Biden Administration Lays Out Plan to “Manage” New Surge of Illegal Immigration After Cancelation of Title 42
(Editor’s note: This edition of the FAIR newsletter was completed before the official cancelation of Title 42 on May 11. Title 42 is a public health provision that allows for the rapid expulsion of illegal migrants during a public health emergency that was invoked at the onset of the COVID pandemic.)
For months, the Biden administration has been pressed by members of Congress to present a plan to deal with the surge of illegal immigration expected after the formal end of Title 42 on May 11. Two weeks before it ended, the Department of Homeland Security (DHS) finally rolled out a ‘plan’ that amounts to the same failed policies that resulted in record levels of illegal immigration, only on steroids. DHS’s own estimates indicated that as many as 18,000 migrants a day – 540,000 per month – could attempt to enter the U.S. illegally once the policy was terminated.
As the rollout of the plan, “U.S. Government Announces Sweeping New Actions to Manage Regional Migration,” suggests, the Administration was not even making a pretense that the goal is to prevent or deter even larger numbers of migrants from entering the country. Rather, it is a massive scheme to process migrants and disburse them around the country as quickly as possible.
The effort to ‘manage’ even greater levels of illegal migration further abuses parole authority to admit people who do not have visas and creates new regional processing centers that serve as assembly lines to move people into the United States.
DHS’s plan claims that migrants who cross the border illegally will be subject to expedited removal, but that is a hollow threat that is designed to convince the American public that they are attempting to enforce immigration laws, which they have adamantly refused to do since the day President Biden took office. In reality, it is an open invitation to foreign nationals to make specious claims for asylum, under which they will be allowed to enter the United States while they wait as long as ten years for a hearing on their cases.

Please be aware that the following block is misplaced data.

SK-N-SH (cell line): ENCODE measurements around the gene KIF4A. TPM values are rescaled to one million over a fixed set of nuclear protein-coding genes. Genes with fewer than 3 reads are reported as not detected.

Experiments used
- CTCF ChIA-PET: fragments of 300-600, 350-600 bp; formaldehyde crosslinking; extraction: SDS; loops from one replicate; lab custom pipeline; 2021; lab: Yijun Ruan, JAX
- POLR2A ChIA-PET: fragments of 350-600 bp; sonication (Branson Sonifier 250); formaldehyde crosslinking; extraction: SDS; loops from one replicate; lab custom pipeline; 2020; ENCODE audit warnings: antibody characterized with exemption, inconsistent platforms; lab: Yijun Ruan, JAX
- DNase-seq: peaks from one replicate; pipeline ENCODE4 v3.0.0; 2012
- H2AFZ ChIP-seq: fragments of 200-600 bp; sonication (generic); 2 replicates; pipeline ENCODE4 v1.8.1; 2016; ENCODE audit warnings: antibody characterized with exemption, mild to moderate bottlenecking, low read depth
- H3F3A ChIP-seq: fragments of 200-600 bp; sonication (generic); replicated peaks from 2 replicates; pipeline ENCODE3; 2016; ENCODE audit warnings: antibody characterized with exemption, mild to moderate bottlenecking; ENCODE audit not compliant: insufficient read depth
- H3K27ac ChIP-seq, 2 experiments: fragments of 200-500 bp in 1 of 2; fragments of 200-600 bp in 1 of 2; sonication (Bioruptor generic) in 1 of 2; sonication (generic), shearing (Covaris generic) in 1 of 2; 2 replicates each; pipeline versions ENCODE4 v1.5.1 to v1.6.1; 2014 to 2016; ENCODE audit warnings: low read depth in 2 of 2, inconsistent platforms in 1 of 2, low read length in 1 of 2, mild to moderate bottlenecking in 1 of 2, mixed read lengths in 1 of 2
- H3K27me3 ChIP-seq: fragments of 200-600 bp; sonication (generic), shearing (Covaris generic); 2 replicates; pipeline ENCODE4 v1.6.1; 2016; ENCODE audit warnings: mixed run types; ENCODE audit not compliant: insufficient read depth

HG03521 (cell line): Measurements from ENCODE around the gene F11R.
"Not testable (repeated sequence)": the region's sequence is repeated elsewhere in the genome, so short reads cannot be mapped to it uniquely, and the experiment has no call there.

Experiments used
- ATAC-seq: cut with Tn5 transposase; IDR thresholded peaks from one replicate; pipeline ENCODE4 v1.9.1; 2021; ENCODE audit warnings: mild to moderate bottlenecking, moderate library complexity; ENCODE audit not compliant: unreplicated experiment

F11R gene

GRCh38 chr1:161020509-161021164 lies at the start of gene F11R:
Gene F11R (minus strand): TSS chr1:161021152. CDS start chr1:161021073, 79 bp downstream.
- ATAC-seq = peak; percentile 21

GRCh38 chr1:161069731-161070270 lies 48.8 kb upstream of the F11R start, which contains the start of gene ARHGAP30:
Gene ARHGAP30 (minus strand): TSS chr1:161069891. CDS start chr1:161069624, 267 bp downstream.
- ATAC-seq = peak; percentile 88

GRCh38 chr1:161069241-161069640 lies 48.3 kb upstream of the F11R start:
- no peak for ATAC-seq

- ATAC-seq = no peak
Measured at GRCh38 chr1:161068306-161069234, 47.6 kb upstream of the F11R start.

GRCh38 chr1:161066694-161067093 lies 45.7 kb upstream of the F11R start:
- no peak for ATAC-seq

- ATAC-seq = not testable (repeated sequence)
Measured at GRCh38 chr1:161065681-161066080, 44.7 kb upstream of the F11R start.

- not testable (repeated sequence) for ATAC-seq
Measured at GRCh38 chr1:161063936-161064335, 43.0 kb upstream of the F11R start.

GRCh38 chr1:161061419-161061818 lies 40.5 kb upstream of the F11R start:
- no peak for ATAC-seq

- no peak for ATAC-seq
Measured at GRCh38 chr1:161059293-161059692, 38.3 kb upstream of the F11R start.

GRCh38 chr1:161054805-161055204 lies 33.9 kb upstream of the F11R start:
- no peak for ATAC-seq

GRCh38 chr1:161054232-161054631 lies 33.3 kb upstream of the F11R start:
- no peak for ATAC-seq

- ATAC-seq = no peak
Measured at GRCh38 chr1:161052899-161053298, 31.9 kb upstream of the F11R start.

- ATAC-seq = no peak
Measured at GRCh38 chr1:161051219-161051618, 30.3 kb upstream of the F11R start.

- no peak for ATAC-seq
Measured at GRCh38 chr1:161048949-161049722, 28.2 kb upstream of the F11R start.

The plan also includes expanded abuse of presidential parole authority to admit people from a growing number of countries who have family members in the United States. Parole is not a lawful pathway for immigrants. The authority to parole foreign nationals who do not have, or do not qualify for a visa, is very limited. The statute explicitly states that it be exercised on a “case-by-case basis” based on some compelling humanitarian or national interest. In addition, it only allows temporary entry and the parolee must depart once the reasons for them being here no longer exist. None of these conditions can possibly be met under the administration’s plan to grant parole to tens of thousands of foreign nationals every month.
Additionally, the administration is planning to double the number of Western Hemisphere migrants who are admitted as refugees, despite the fact that the overwhelming majority are economic migrants. The plan calls for establishing additional “Regional Processing Centers (RPCs) in key locations throughout the Western Hemisphere to reduce irregular migration and facilitate safe, orderly, humane, and lawful pathways from the Americas.” The goal of the RPCs is to process migrants as quickly as possible and move them into the United States, rather than having them cross the border illegally – which looks bad, as the president is now formally seeking reelection. Based on the Biden administration’s track record, very few migrants will be denied entry.
The DHS plan reinforces the urgency of passing the Border Security and Immigration Enforcement Act of 2023, H.R. 2640, that was approved by the House Judiciary Committee in April. That legislation would make it more difficult to abuse our asylum process; bar this and future administrations from releasing inadmissible migrants into the United States; and end presidential abuse of parole authority.